It was a Tuesday evening at around 9pm when my anxiety took hold on the London Underground. It had been a long day. Cygnet was with his father and I had stayed late at work. I sat down next to the window and stared into the distance.
I got on the train at Leicester Square in central London. A man got on at the next stop. He was lugging a heavy cello case. He sat down opposite me and next to a girl who I guess was in her twenties listening to her head-phones. He placed the cello case between his legs. We went through a couple of stations without event or incident.
About 6 or 7 minutes into his journey, the man suddenly got up and asked the girl in the head-phones to look after his cello case. He leaned it against the seat next to her and opposite me. He then walked swiftly off down the length of the train. He didn’t say where he was going or when he would be back. The girl carried on listening to her head-phones with the cello case next to her.
Those of you who travel on the London Underground will know that there aren’t any toilets on the train, so he couldn’t have been going to the toilet. If he was going to look for a friend on the train then why didn’t he take his cello case with him?
I could feel my anxiety starting to take hold of me. This incident was only a few days after the attempted attack on a London Underground train at Parson’s Green. You could fit a hell of a lot of explosives into a cello case, and the owner of said cello case had apparently abandoned his cello case opposite me.
Everyone else on the underground train appeared totally relaxed. The girl with the head-phones was still listening to her music. Her breathing was easy and settled, whereas mine, by now was laboured, erratic and fast. I could feel my heart pounding in my chest. Why was no-one else panicking?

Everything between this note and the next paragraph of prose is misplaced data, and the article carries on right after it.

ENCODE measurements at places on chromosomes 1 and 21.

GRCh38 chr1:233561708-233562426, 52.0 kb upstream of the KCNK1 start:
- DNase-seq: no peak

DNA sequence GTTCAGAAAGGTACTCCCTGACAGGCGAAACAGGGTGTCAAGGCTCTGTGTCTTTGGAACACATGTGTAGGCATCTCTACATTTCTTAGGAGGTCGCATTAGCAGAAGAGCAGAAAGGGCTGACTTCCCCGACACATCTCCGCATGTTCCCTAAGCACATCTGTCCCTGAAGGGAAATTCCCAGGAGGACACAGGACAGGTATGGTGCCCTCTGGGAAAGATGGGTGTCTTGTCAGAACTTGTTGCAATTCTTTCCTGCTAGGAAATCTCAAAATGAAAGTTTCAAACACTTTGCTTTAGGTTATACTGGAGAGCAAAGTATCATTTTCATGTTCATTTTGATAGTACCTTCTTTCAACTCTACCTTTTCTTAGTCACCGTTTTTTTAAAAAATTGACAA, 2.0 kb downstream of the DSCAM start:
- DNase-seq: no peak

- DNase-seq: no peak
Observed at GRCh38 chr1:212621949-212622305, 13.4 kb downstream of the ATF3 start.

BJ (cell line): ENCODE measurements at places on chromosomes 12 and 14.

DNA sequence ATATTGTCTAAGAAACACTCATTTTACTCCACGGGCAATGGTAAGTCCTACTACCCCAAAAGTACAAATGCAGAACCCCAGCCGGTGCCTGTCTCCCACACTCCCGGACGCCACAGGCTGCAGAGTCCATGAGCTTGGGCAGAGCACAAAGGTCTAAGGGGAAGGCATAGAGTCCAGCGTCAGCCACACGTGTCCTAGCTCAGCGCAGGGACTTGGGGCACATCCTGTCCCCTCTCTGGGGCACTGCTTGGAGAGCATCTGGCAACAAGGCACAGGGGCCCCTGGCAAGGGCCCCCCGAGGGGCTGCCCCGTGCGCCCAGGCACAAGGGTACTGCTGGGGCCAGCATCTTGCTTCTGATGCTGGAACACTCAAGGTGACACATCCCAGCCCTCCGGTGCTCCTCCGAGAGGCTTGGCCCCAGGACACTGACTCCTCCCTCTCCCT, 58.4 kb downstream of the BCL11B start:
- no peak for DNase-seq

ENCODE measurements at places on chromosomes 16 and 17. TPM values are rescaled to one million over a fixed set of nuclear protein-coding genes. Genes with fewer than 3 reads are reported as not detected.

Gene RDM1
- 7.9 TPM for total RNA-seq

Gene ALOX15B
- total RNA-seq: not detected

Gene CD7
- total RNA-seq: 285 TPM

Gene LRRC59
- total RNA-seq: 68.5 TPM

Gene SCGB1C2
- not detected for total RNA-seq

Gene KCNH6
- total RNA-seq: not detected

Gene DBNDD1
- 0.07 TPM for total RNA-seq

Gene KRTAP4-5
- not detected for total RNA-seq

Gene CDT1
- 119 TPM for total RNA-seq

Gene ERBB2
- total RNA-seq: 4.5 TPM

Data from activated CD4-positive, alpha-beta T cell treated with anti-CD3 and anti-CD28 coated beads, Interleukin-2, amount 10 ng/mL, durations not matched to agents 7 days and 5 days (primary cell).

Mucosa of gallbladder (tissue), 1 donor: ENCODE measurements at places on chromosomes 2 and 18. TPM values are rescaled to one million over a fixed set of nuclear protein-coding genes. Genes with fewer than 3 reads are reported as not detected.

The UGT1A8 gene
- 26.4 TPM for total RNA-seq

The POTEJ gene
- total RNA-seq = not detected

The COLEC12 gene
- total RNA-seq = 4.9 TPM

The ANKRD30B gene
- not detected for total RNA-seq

Our train stopped at its next stop – Kennington. I thought about getting off and waiting for the next train. I couldn’t think straight. I didn’t get up quickly enough and the doors were closing. The train was pulling away from the platform. Maybe he had got off the train at Kennington. Maybe he had left the train at an earlier stop. His cello case still sat staring at me. My heart was still pounding. I tried to focus on my breathing and to talk myself out of my anxiety.
About five minutes later he returned. He thanked the girl with the head-phones and sat down on the seat opposite. He put the cello case back between his legs and put his own head-phones on. He didn’t say where he had been.
You would think that at this point my breathing would have calmed and I would have realised what an anxiety-ridden idiot I had been. But I didn’t calm down. I was overwhelmed with anger. How could anyone, three days after an attempted terrorist attack on the London Underground be so ignorant and insensitive as to leave a bag unattended – and not just any old bag, but a cello case big enough to carry enough explosives to pulverise the lot of us?
I thought about shouting at the guy. I thought about telling him how insensitive, selfish and irresponsible he had been. I thought about letting my anger out. But that is not me. I am not an outwardly angry person. I keep my anger, anxiety and frustration inside so it eats away at me rather than others.
I sat in silence and focussed on my breathing.
I got off the train a couple of stops later. I sent a whatsapp message to a group of close friends. One friend reassured me that my anxiety was normal and that she would have been just as paranoid.
Another friend told me to go home, pour myself a glass of wine and put Bake Off on.
It was, after all, caramel week.